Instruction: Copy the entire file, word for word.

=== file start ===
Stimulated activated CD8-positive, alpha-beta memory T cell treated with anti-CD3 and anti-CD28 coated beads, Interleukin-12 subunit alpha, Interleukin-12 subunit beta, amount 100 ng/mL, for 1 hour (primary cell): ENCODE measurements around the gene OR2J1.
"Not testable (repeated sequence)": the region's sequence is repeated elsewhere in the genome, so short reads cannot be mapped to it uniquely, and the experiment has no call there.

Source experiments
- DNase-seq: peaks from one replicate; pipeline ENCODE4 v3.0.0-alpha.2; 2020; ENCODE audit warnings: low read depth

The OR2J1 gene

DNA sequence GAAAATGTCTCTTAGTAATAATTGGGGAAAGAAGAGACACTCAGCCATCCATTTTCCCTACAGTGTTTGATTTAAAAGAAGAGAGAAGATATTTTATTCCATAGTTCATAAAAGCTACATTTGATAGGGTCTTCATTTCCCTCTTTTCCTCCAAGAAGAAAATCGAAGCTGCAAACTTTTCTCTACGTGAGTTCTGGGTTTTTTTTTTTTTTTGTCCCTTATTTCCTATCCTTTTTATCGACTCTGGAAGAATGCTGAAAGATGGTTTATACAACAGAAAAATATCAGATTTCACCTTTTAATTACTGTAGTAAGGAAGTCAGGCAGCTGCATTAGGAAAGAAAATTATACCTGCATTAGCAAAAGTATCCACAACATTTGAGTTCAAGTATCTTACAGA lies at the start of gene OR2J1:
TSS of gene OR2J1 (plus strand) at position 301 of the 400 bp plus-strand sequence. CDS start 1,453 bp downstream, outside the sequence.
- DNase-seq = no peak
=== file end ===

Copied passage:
Stimulated activated CD8-positive, alpha-beta memory T cell treated with anti-CD3 and anti-CD28 coated beads, Interleukin-12 subunit alpha, Interleukin-12 subunit beta, amount 100 ng/mL, for 1 hour (primary cell): ENCODE measurements around the gene OR2J1.
"Not testable (repeated sequence)": the region's sequence is repeated elsewhere in the genome, so short reads cannot be mapped to it uniquely, and the experiment has no call there.

Source experiments
- DNase-seq: peaks from one replicate; pipeline ENCODE4 v3.0.0-alpha.2; 2020; ENCODE audit warnings: low read depth

The OR2J1 gene

DNA sequence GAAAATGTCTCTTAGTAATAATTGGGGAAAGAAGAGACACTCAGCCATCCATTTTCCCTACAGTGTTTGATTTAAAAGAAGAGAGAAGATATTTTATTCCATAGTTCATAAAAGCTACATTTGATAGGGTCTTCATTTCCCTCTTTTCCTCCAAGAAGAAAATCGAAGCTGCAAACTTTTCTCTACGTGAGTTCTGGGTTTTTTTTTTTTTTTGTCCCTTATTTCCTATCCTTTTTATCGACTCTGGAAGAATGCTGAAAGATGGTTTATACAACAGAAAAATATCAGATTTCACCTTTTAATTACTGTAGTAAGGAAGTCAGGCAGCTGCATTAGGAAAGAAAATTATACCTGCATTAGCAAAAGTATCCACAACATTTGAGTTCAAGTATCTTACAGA lies at the start of gene OR2J1:
TSS of gene OR2J1 (plus strand) at position 301 of the 400 bp plus-strand sequence. CDS start 1,453 bp downstream, outside the sequence.
- DNase-seq = no peak